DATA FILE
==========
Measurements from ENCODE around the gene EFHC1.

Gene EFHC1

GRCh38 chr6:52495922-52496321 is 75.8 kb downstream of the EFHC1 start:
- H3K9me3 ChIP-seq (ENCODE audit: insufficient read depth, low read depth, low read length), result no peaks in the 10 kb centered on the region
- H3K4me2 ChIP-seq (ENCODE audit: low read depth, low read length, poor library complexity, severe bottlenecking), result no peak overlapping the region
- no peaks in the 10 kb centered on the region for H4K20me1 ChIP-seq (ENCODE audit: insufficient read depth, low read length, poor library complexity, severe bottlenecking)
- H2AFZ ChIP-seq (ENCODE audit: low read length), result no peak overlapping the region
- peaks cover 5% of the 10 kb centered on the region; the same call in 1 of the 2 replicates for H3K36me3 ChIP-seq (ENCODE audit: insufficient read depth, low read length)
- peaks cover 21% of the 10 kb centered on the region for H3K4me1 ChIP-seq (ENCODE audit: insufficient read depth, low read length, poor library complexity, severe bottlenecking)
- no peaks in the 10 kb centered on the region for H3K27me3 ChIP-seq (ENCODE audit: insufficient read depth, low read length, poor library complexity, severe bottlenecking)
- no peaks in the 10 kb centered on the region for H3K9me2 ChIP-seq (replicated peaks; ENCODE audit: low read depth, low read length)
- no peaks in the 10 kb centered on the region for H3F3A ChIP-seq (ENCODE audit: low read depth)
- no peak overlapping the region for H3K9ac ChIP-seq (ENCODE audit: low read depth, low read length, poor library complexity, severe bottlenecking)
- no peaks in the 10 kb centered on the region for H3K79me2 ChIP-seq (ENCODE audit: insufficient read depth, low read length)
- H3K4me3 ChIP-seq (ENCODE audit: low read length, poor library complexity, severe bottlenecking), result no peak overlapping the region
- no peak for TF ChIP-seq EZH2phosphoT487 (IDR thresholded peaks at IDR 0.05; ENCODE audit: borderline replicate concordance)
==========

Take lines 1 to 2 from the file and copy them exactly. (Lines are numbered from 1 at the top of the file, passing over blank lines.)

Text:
Measurements from ENCODE around the gene EFHC1.

Gene EFHC1